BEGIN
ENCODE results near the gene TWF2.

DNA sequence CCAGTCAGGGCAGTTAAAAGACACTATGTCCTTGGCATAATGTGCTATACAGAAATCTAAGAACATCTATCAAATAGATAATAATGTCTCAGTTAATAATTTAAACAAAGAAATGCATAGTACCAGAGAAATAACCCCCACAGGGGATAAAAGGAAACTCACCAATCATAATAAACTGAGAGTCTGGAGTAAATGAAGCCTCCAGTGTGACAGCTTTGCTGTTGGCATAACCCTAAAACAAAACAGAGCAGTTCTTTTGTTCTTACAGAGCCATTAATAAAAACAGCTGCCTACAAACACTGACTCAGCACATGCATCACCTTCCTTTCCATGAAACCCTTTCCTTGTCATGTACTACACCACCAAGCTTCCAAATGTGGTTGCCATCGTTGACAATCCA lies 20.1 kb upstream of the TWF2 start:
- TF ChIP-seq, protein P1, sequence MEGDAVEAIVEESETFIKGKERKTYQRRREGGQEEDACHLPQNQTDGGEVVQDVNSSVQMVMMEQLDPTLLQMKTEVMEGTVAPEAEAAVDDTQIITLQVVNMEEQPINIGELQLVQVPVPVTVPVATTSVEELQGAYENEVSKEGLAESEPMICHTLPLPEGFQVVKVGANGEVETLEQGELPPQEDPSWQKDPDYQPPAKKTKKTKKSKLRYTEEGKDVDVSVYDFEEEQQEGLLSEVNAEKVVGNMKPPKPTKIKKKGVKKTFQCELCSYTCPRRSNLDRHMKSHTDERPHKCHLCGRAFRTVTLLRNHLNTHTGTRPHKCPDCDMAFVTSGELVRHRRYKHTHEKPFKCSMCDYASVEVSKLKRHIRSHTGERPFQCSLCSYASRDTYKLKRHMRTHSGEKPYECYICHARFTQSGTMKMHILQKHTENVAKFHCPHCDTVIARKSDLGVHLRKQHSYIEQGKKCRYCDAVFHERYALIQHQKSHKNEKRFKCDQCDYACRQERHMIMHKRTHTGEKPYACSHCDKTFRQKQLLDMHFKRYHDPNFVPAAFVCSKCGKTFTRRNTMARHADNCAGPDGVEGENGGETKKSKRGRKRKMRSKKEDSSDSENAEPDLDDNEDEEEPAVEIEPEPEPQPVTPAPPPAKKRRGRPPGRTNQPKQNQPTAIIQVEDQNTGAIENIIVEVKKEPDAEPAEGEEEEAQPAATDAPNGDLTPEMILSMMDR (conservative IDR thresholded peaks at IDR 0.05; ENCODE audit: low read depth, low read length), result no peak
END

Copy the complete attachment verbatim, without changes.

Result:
ENCODE results near the gene TWF2.

DNA sequence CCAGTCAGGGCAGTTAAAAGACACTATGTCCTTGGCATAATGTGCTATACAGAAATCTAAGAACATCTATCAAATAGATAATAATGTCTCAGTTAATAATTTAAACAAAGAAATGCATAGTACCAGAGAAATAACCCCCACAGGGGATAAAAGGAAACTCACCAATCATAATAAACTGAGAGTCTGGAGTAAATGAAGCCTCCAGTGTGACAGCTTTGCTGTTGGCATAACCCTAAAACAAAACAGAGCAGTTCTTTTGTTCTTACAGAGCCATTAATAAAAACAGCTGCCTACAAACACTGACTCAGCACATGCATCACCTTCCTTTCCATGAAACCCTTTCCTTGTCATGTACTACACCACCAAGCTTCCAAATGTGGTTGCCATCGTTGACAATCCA lies 20.1 kb upstream of the TWF2 start:
- TF ChIP-seq, protein P1, sequence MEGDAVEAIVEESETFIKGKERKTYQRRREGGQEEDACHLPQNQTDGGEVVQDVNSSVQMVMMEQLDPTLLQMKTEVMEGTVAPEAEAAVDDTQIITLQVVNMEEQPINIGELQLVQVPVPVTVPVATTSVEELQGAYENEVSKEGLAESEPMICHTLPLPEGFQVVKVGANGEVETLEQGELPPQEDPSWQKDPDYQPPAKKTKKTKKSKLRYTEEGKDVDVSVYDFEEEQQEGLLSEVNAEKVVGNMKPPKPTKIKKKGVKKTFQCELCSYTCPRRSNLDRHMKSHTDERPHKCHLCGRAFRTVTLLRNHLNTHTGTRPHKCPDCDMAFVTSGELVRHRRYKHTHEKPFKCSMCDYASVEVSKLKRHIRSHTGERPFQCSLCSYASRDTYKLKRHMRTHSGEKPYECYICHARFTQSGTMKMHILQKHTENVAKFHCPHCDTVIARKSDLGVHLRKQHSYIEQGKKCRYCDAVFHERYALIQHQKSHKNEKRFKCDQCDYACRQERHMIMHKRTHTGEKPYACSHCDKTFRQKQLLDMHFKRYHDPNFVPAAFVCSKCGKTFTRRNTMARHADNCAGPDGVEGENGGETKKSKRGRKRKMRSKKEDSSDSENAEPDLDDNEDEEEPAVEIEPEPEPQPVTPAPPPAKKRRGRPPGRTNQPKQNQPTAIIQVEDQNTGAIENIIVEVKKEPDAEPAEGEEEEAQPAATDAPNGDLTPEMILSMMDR (conservative IDR thresholded peaks at IDR 0.05; ENCODE audit: low read depth, low read length), result no peak